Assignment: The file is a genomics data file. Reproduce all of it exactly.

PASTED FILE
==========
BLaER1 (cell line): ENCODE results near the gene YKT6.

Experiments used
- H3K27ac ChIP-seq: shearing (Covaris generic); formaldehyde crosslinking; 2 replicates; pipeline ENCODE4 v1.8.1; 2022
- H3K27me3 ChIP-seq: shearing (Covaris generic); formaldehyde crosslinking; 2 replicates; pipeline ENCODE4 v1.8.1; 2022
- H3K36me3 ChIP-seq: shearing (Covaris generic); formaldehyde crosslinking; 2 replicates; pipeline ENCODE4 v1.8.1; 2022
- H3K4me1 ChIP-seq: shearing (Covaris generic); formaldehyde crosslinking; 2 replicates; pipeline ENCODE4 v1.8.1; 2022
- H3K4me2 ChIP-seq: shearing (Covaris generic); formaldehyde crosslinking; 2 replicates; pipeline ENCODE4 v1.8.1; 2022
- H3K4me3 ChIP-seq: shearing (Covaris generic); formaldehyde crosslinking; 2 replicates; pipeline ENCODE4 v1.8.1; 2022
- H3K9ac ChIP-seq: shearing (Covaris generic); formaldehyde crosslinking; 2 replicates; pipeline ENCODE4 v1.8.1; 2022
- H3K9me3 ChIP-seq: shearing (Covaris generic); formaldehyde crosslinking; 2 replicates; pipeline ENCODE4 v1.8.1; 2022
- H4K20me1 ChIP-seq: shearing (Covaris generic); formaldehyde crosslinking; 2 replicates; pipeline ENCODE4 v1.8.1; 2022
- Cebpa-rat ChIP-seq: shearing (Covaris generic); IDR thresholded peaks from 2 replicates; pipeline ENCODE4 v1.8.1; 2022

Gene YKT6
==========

BLaER1 (cell line): ENCODE results near the gene YKT6.

Experiments used
- H3K27ac ChIP-seq: shearing (Covaris generic); formaldehyde crosslinking; 2 replicates; pipeline ENCODE4 v1.8.1; 2022
- H3K27me3 ChIP-seq: shearing (Covaris generic); formaldehyde crosslinking; 2 replicates; pipeline ENCODE4 v1.8.1; 2022
- H3K36me3 ChIP-seq: shearing (Covaris generic); formaldehyde crosslinking; 2 replicates; pipeline ENCODE4 v1.8.1; 2022
- H3K4me1 ChIP-seq: shearing (Covaris generic); formaldehyde crosslinking; 2 replicates; pipeline ENCODE4 v1.8.1; 2022
- H3K4me2 ChIP-seq: shearing (Covaris generic); formaldehyde crosslinking; 2 replicates; pipeline ENCODE4 v1.8.1; 2022
- H3K4me3 ChIP-seq: shearing (Covaris generic); formaldehyde crosslinking; 2 replicates; pipeline ENCODE4 v1.8.1; 2022
- H3K9ac ChIP-seq: shearing (Covaris generic); formaldehyde crosslinking; 2 replicates; pipeline ENCODE4 v1.8.1; 2022
- H3K9me3 ChIP-seq: shearing (Covaris generic); formaldehyde crosslinking; 2 replicates; pipeline ENCODE4 v1.8.1; 2022
- H4K20me1 ChIP-seq: shearing (Covaris generic); formaldehyde crosslinking; 2 replicates; pipeline ENCODE4 v1.8.1; 2022
- Cebpa-rat ChIP-seq: shearing (Covaris generic); IDR thresholded peaks from 2 replicates; pipeline ENCODE4 v1.8.1; 2022

Gene YKT6